State v. Portland General Electric Co.

Decision Date17 November 1908
Citation52 Or. 502,98 P. 160
PartiesSTATE v. PORTLAND GENERAL ELECTRIC CO.
CourtOregon Supreme Court

Appeal from Circuit Court, Multnomah County; Arthur L. Frazer Judge.

On rehearing. Petition for rehearing denied.

For former opinion, see 95 P. 722.

A.M. Crawford, Atty. Gen., and W.P. Lord, for appellant.

Frederick V. Holman and Wirt Minor, for respondent.

EAKIN, J.

It is suggested, by the petition for rehearing, that the court is not justified in holding that Act 1870 (Laws 1870, p. 14) authorized the construction of the locks, and gave authority to operate them and collect tolls thereon, and that the first company did not have these powers and rights by virtue of its articles of incorporation. The Willamette river is a public navigable stream, a public highway, the title to the bed and banks of which is in the state, for the benefit of the public. Johnson v. Knott, 13 Or. 308, 10 P 418; Pollard's Lessee v. Hagan, 3 How. 212, 219 11 L.Ed. 565; Railroad Co. v. Schurmeir, 7 Wall. 272, 19 L.Ed. 74. The state has the right to improve this highway for the purpose of navigation. It may do this itself or it may delegate to another the authority to do so; but without this delegated authority from the state no company can acquire the right, by filing articles of incorporation, either to improve it or to collect tolls for the use of such improvements, even when such a purpose is specified in those articles. 21 Am. & Eng.Ency.Law, 434b, and authorities cited; 29 Cyc. 298, 304. In Boykin v. Shaffer, 13 La.Ann. 129, 131, in discussing the right to collect tolls upon a navigable stream, the court say; "It must be considered that the defendant could not without authority charge toll for the use of a lock which he had erected. Such a right would be a franchise which the sovereign alone could confer." See, also, Monongahela Nav. Co. v. United States, 148 U.S. 312, 329, 13 Sup.Ct. 622, 37 L.Ed. 463; Sands v. Manistee R. Imp. Co., 123 U.S. 288, 8 Sup.Ct. 113, 31 L.Ed. 149. The right to improve such a highway is a franchise that, unless authorized by the General Statutes under which the corporation is organized, is not by the act of incorporation. There must be authority from the state. This answers the objection also that the act of 1870 is an amendment to the articles of incorporation of the first company. It is a special grant of a franchise, one which could not be acquired by the specification thereof in the articles, and is not the creation of a corporation by a special law, which is forbidden by the Constitution.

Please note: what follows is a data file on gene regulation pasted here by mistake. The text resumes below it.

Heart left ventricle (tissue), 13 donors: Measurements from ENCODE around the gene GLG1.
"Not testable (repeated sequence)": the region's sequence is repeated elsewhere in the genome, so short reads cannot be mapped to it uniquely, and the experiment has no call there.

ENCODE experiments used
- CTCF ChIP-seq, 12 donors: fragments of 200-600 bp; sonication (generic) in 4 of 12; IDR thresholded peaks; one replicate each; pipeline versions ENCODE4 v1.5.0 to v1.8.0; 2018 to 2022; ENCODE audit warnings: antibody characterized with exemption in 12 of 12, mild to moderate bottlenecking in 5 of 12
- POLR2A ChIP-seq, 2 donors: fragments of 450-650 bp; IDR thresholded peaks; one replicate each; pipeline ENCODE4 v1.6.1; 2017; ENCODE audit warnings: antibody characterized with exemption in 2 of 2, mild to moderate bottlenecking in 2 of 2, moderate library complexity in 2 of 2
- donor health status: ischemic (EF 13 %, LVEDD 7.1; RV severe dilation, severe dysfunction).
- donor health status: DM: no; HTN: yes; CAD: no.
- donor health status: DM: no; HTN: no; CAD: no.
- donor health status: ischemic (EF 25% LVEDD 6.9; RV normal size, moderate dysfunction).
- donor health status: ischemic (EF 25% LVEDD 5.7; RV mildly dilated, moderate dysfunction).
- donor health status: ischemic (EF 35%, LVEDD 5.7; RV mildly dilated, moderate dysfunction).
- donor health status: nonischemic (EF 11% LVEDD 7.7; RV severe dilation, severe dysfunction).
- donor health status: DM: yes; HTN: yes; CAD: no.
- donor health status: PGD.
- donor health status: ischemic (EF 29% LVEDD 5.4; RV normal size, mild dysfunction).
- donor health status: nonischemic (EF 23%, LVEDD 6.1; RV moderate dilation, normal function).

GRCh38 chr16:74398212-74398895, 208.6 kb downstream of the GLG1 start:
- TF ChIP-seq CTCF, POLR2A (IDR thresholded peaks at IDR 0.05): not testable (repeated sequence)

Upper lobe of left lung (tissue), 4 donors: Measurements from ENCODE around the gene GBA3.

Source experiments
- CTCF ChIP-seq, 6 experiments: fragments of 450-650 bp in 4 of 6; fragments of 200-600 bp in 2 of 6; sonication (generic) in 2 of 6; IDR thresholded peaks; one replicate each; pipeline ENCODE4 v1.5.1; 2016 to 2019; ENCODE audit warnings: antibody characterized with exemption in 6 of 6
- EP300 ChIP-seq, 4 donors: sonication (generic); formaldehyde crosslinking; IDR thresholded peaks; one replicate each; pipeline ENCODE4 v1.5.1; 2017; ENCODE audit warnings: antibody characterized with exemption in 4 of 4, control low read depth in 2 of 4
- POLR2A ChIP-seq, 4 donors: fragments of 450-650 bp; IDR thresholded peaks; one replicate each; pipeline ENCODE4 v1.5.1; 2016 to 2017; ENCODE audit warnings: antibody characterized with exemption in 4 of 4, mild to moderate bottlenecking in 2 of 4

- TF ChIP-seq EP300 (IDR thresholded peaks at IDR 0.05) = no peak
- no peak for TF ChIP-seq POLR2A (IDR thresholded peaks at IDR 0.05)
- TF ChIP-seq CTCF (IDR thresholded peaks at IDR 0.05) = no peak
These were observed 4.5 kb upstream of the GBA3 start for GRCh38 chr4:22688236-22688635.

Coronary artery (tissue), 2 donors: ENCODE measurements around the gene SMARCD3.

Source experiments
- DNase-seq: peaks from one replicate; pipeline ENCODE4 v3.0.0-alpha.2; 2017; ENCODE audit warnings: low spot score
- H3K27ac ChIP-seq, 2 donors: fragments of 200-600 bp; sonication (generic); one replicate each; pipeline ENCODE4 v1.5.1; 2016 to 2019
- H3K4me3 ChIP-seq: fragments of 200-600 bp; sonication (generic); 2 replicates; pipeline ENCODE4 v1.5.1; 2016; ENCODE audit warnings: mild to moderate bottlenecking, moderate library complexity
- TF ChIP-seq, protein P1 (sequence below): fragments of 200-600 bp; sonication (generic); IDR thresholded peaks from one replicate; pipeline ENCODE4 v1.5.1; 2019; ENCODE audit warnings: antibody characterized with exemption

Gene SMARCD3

Section 2 of the act of 1870 provides that, "in order to entitle the said corporation to receive the sum of money hereby agreed to be paid, it shall be the duty of said corporation to construct a canal and locks. *** And after the completion of the same, the said corporation shall pass without delay *** all steamboats," etc. The term "duty to construct" is more comprehensive than a grant of authority, and includes it; and to say that the company "shall not charge a greater rate of toll than 50 cents per ton" is equivalent to saying that it may charge that much. A court probably would not hesitate so to construe it against the state, if it were denying that the company had such authority. The railroad cases cited by the counsel for defendant, to the effect that a charter to construct and operate the railroad carries with it the right to charge fares and freights, are hardly in point. The railroad company is the exclusive owner of the transportation line. It is a private road, the operation of which is for the purpose of rendering public service; but, to use an illustration suggested by the judge in Boykin v. Shaffer, supra, if a company filed articles of incorporation for the purpose of building a bridge on a public highway where one may be needed, it could hardly be urged that it could control the bridge or collect tolls thereon without some authority from the county. Counsel refer to the ferry franchise in the case of Multnomah County v. Knott, 6 Or. 279; but no corporation, by virtue of its articles of incorporation, could acquire a ferry franchise. It must be acquired by special grant, unless there is a general statute covering such a case. And these provisions of the act of 1870 are not in violation of Const. art. 11,§ 2. To use counsel's own words, at page 29 of the petition: "There is no prohibition in the Oregon Constitution against granting a franchise to operate a ferry or a canal or locks, and to collect tolls." Counsel say that by the answer it is alleged that the defendant is the owner in fee of the canal and locks, and that for the purposes of the demurrer this must be taken as true; but the court will take judicial knowledge of the fact that the defendant could acquire the fee to the property only by a legislative grant. It could not be acquired in any other way; and therefore the allegation cannot be taken as true.

Counsel also insists that, by reason of the defendant being the owner of the upland, he owns to the middle of the stream, citing Weiss v. Oregon Iron, etc., Co., 13 Or. 497, 11 P 255. In that case the only holding is that Weiss was a riparian owner; not that he owned the bed of the stream. That case is cited to this effect by Mr. Chief...

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